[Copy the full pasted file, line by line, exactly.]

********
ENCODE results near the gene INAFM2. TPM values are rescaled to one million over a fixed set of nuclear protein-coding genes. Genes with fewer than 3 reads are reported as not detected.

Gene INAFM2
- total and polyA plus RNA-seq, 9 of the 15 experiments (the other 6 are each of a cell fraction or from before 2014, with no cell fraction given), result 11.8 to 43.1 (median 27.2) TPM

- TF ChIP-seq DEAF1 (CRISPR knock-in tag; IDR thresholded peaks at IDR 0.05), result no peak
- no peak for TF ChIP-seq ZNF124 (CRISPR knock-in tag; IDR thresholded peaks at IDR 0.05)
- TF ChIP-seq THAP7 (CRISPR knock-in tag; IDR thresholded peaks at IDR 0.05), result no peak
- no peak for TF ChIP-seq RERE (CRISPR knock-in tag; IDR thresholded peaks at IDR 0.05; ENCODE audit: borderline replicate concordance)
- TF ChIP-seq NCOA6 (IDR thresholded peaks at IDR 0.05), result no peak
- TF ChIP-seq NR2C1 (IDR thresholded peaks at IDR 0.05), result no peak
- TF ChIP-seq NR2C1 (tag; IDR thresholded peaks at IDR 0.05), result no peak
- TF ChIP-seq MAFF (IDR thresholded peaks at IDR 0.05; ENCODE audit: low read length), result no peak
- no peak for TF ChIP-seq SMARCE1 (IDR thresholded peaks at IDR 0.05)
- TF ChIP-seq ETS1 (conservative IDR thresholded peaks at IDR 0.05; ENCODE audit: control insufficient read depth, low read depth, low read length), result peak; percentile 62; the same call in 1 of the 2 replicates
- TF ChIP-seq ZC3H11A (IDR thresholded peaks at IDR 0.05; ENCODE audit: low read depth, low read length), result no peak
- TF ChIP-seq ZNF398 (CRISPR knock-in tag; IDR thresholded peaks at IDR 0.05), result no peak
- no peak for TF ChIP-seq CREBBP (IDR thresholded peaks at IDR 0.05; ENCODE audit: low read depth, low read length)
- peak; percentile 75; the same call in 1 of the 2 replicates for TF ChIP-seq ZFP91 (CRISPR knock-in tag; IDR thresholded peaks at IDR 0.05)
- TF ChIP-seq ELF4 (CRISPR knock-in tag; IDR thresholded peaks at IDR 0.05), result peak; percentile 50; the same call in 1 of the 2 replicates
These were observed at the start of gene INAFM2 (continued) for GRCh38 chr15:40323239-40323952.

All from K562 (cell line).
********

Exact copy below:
ENCODE results near the gene INAFM2. TPM values are rescaled to one million over a fixed set of nuclear protein-coding genes. Genes with fewer than 3 reads are reported as not detected.

Gene INAFM2
- total and polyA plus RNA-seq, 9 of the 15 experiments (the other 6 are each of a cell fraction or from before 2014, with no cell fraction given), result 11.8 to 43.1 (median 27.2) TPM

- TF ChIP-seq DEAF1 (CRISPR knock-in tag; IDR thresholded peaks at IDR 0.05), result no peak
- no peak for TF ChIP-seq ZNF124 (CRISPR knock-in tag; IDR thresholded peaks at IDR 0.05)
- TF ChIP-seq THAP7 (CRISPR knock-in tag; IDR thresholded peaks at IDR 0.05), result no peak
- no peak for TF ChIP-seq RERE (CRISPR knock-in tag; IDR thresholded peaks at IDR 0.05; ENCODE audit: borderline replicate concordance)
- TF ChIP-seq NCOA6 (IDR thresholded peaks at IDR 0.05), result no peak
- TF ChIP-seq NR2C1 (IDR thresholded peaks at IDR 0.05), result no peak
- TF ChIP-seq NR2C1 (tag; IDR thresholded peaks at IDR 0.05), result no peak
- TF ChIP-seq MAFF (IDR thresholded peaks at IDR 0.05; ENCODE audit: low read length), result no peak
- no peak for TF ChIP-seq SMARCE1 (IDR thresholded peaks at IDR 0.05)
- TF ChIP-seq ETS1 (conservative IDR thresholded peaks at IDR 0.05; ENCODE audit: control insufficient read depth, low read depth, low read length), result peak; percentile 62; the same call in 1 of the 2 replicates
- TF ChIP-seq ZC3H11A (IDR thresholded peaks at IDR 0.05; ENCODE audit: low read depth, low read length), result no peak
- TF ChIP-seq ZNF398 (CRISPR knock-in tag; IDR thresholded peaks at IDR 0.05), result no peak
- no peak for TF ChIP-seq CREBBP (IDR thresholded peaks at IDR 0.05; ENCODE audit: low read depth, low read length)
- peak; percentile 75; the same call in 1 of the 2 replicates for TF ChIP-seq ZFP91 (CRISPR knock-in tag; IDR thresholded peaks at IDR 0.05)
- TF ChIP-seq ELF4 (CRISPR knock-in tag; IDR thresholded peaks at IDR 0.05), result peak; percentile 50; the same call in 1 of the 2 replicates
These were observed at the start of gene INAFM2 (continued) for GRCh38 chr15:40323239-40323952.

All from K562 (cell line).